New York, NY (Top40 Charts) Brooklyn-based hip-hop and R&B recording artist Jovian is merging sounds in a way truly only he can, born with the rare disorder, synesthesia. Able to smell, taste, hear, feel and see colours in his head that he's never seen before, he treats the sounds he creates with similar otherworldliness, as evidenced on his recently released single, Better.
The new single is Where'd U Go, see's Jovian enter the dark with a brooding and atmospheric hip hop track. The shadowy world created on the track comes to life with haunting synths and vocal samples that float gently over a heavy kick driven beat. Jovian moves between his idiosyncratic vocals and his ultra chill flow caking the track in a raw emotion that is encapsulated within his hard hitting lyrics. Making music as, in his own words, "he can't be a star traveller", Where'd U Go follows the worldwide online and radio success of Better, 2 Young and Timothée Chalamet.
"Where'd U Go" is all about me acknowledging my inner anxieties & the realization that I have a lot more inner work to do. We all have this "loop" we deal with, whether it's love life, work, or just life in general. I wanted to share that becoming aware & addressing these things is the first step to being "free". I wanted to share that you're not alone if you feel these sensations"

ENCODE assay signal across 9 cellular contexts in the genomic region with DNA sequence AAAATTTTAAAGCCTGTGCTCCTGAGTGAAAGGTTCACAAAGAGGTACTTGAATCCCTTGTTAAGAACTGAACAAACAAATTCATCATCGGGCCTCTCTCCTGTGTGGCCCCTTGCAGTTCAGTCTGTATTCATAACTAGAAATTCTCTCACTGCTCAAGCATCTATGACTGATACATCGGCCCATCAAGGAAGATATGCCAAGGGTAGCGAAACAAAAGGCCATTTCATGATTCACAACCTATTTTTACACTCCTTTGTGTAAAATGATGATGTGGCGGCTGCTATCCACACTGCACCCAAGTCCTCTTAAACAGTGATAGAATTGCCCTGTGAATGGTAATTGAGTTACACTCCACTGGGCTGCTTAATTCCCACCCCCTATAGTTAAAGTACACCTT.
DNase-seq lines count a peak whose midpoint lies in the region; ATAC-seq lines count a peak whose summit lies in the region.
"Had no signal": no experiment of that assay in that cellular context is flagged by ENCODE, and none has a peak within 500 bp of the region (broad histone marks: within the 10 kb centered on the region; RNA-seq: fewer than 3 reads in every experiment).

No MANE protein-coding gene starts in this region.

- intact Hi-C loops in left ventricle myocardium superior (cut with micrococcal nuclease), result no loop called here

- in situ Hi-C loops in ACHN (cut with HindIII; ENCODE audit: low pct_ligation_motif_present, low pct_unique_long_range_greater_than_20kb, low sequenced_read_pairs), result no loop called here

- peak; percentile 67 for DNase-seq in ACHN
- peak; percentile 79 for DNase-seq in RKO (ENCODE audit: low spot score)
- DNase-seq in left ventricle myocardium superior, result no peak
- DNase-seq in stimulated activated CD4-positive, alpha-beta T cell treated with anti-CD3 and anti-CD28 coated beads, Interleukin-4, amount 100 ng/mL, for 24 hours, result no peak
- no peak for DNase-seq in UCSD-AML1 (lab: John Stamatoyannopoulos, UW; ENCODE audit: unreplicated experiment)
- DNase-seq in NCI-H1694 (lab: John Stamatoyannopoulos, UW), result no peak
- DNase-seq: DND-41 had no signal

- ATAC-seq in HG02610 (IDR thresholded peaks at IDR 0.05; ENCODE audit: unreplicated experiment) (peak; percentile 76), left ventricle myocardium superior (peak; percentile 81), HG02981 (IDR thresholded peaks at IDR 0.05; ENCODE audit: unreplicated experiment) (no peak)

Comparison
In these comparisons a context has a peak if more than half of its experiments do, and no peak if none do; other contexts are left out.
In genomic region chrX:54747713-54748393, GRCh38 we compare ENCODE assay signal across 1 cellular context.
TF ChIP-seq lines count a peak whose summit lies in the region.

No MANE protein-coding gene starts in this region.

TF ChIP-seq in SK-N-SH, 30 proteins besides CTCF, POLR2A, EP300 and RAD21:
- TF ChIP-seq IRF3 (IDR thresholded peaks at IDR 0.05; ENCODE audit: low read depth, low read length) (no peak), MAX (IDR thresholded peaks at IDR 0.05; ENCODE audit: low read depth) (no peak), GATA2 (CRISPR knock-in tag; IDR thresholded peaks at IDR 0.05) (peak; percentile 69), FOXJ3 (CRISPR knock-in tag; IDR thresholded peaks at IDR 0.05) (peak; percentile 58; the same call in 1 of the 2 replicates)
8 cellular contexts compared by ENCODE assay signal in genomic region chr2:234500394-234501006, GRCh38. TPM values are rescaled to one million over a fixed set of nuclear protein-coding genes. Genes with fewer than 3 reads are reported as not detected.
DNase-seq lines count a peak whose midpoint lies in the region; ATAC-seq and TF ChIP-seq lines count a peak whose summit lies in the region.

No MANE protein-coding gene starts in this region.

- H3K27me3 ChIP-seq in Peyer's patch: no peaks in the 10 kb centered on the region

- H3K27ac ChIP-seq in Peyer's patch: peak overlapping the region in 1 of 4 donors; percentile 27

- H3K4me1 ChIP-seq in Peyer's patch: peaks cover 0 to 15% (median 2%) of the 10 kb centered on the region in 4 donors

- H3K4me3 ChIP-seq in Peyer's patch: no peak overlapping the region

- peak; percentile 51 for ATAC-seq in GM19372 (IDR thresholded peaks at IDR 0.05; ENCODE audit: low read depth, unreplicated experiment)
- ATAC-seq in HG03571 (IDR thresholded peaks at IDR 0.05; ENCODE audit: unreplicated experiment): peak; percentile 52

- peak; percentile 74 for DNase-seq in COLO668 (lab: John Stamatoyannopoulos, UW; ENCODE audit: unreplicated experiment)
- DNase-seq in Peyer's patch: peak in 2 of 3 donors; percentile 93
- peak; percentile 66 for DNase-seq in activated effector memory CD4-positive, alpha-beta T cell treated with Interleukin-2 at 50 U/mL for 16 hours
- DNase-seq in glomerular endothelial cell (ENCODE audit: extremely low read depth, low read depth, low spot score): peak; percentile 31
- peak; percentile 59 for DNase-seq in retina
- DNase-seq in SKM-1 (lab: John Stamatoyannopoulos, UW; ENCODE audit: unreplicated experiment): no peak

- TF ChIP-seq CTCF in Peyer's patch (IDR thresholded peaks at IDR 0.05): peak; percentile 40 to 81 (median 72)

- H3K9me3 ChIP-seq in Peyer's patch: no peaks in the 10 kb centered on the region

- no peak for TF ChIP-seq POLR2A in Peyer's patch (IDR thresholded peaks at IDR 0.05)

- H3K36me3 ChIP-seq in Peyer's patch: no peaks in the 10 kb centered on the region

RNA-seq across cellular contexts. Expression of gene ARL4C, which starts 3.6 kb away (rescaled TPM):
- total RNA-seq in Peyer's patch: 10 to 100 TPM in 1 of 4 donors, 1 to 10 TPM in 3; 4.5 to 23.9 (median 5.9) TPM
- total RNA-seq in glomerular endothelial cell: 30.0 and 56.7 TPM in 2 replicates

Originally drawn to music to deal with depression, anxiety and body dysmorphia, Jovian went to acting school for 11 years (where he met Timothée Chalamet, the inspiration behind his previous single), giving him the skills to create music which is vulnerable, raw and honest storytelling. Of Puerto Rican heritage, he struggled with mental health issues until turning to music as an outlet for both his frustrations and creativity. Alongside his synesthesia, Jovian found himself with a unique view of the world which comes across in his music, a constantly changing tapestry of styles which can see his voice effortlessly switching from falsetto to rap.
"In 2013 I was sitting on the toilet and a passing thought came where I told myself: "Maybe I should take [anti-depressant] Lexapro?" and in that moment I promised myself I would either kill myself right there in the bathroom or choose happiness. There was no way I was going to allow myself to feel 'faux happiness' from a pill and be a slave to the pharmaceutical industry. Clearly I chose happiness because I'm here currently speaking about it. From that day on I promised myself I'd use music and any other art form as an outlet for my mental sensations. Since then, it's my duty to not only expose Hip Hop to people who are ignorant or hateful towards this genre that saved my life but also expose artistic outlets to kids who deal with what I dealt with mentally but may not be encouraged to create or even think about their feelings.
I cannot allow kids, especially kids of colour, to feel alone during those times"